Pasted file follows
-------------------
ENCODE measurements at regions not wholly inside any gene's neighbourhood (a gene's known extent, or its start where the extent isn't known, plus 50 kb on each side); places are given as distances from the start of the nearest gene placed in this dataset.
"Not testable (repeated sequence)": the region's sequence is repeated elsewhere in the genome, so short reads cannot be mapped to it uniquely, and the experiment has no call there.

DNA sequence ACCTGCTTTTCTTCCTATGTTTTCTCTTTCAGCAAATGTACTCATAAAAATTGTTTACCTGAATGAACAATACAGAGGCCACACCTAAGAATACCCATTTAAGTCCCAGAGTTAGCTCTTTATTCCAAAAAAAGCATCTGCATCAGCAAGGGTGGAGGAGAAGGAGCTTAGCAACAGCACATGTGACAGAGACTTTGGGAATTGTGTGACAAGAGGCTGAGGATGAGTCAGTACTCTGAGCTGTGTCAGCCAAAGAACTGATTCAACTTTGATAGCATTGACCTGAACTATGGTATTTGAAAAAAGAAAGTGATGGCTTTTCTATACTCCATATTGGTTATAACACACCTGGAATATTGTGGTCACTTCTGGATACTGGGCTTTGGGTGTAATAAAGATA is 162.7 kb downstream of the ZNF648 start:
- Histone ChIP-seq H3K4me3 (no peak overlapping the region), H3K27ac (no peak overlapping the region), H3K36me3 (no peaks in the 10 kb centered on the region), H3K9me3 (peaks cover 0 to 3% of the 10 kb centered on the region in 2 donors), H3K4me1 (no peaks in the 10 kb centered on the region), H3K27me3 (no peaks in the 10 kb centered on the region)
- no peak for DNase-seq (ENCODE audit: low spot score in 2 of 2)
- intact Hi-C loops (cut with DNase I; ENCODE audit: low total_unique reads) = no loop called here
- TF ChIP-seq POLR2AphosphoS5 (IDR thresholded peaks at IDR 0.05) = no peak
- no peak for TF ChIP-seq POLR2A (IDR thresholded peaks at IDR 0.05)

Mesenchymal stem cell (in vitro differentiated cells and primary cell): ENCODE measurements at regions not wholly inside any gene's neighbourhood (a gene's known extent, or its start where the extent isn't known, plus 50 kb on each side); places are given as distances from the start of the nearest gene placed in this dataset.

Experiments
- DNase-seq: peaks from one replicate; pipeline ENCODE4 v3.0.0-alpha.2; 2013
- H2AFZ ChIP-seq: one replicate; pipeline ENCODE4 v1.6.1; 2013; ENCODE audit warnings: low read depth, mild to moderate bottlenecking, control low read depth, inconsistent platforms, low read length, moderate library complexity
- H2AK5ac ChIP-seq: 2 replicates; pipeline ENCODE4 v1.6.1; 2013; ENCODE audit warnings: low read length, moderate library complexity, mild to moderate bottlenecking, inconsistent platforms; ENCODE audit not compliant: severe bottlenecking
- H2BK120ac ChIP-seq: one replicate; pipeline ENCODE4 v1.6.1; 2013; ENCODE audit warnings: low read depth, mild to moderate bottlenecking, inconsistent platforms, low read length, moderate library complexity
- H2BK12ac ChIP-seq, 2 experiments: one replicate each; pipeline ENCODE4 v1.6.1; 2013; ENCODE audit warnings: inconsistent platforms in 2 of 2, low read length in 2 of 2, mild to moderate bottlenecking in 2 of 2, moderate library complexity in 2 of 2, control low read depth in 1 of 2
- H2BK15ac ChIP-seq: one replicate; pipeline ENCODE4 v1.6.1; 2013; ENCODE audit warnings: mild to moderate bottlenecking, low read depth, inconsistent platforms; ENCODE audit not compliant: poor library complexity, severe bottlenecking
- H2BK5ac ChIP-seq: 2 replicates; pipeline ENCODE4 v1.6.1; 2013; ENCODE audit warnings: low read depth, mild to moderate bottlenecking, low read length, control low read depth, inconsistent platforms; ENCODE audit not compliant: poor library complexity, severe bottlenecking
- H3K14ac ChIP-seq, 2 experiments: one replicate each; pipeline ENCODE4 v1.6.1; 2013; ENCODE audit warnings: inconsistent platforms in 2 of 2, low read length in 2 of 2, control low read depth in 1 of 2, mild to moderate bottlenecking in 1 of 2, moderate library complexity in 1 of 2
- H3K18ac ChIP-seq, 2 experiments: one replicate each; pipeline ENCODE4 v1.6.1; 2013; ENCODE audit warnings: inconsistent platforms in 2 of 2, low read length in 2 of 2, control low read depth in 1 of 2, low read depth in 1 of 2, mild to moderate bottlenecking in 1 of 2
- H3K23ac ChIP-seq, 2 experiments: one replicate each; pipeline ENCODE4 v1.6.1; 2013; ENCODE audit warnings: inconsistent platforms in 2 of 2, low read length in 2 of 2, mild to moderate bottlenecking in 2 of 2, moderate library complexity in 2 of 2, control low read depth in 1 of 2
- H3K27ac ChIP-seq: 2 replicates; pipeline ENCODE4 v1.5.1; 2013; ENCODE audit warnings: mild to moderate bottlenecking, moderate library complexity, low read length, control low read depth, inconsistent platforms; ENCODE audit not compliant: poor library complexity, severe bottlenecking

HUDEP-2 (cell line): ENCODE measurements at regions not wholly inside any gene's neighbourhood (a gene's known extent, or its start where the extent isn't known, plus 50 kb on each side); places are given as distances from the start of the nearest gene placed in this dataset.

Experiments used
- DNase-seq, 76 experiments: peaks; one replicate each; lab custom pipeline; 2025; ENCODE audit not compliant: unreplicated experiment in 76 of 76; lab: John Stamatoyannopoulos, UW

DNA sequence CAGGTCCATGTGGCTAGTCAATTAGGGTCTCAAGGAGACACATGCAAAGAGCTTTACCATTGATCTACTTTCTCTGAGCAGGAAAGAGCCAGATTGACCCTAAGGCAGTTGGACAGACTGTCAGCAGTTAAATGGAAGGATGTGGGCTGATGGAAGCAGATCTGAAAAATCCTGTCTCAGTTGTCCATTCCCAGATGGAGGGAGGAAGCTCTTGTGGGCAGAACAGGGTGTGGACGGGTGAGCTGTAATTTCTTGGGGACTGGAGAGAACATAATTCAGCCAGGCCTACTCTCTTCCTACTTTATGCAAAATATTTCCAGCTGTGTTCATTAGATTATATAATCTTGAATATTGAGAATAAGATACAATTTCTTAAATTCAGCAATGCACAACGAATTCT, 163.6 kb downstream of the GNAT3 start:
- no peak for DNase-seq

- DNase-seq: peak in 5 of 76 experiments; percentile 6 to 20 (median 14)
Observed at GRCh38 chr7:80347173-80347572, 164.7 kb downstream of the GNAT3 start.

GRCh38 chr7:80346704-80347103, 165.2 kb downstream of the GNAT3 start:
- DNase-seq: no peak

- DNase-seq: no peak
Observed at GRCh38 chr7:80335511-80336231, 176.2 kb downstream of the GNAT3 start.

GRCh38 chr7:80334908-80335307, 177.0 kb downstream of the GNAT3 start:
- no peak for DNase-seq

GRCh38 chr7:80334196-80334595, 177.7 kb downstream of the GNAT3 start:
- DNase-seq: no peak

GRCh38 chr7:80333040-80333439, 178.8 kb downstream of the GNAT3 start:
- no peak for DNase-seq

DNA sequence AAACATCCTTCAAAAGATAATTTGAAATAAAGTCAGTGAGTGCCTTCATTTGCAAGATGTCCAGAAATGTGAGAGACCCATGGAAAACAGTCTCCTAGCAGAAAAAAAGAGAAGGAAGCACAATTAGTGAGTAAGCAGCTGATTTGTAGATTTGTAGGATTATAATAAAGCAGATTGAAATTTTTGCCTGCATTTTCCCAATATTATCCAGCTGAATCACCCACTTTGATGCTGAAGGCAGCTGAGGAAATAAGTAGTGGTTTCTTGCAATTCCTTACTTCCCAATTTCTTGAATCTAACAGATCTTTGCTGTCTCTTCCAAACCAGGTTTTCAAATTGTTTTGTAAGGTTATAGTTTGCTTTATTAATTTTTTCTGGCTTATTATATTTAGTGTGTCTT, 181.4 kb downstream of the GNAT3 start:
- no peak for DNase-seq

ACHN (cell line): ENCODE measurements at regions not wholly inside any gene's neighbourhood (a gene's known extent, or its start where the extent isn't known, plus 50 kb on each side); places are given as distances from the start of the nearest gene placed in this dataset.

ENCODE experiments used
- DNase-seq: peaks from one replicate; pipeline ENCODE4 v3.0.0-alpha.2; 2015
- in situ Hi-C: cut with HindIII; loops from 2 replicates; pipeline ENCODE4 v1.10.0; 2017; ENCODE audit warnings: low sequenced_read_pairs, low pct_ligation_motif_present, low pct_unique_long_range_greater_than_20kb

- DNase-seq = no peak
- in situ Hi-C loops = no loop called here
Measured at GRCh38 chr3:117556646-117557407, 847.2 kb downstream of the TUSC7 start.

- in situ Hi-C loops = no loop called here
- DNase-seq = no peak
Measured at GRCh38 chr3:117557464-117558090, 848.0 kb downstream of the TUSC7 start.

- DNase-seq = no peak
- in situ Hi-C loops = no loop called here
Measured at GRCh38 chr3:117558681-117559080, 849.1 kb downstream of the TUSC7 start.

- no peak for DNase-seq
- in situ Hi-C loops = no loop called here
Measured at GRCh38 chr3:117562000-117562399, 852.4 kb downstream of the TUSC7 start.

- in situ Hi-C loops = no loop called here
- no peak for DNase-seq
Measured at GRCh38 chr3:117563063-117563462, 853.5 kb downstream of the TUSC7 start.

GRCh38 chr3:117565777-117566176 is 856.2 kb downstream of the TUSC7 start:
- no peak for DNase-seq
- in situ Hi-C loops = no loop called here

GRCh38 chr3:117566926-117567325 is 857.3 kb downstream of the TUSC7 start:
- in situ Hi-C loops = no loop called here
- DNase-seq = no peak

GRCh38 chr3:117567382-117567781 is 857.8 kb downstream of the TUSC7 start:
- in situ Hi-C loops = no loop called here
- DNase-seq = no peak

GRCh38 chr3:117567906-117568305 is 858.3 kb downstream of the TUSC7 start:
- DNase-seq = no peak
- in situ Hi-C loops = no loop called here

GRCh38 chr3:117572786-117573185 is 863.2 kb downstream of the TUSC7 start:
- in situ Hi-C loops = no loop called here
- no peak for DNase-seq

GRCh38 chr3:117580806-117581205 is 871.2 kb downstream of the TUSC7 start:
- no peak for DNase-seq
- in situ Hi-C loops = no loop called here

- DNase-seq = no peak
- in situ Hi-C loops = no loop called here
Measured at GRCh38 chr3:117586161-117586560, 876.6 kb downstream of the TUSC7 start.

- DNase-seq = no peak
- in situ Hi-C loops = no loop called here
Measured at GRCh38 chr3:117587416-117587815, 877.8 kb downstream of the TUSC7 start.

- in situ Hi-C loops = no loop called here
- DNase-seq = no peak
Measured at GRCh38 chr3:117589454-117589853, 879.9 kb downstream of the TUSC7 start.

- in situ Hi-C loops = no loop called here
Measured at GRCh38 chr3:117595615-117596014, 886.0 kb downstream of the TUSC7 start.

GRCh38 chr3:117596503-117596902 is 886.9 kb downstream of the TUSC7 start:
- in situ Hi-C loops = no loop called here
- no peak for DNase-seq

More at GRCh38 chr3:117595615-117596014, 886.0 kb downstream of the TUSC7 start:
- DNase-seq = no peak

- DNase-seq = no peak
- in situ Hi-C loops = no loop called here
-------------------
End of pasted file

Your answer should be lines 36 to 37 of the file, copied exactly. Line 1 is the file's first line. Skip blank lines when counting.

- DNase-seq: no peak

GRCh38 chr7:80333040-80333439, 178.8 kb downstream of the GNAT3 start: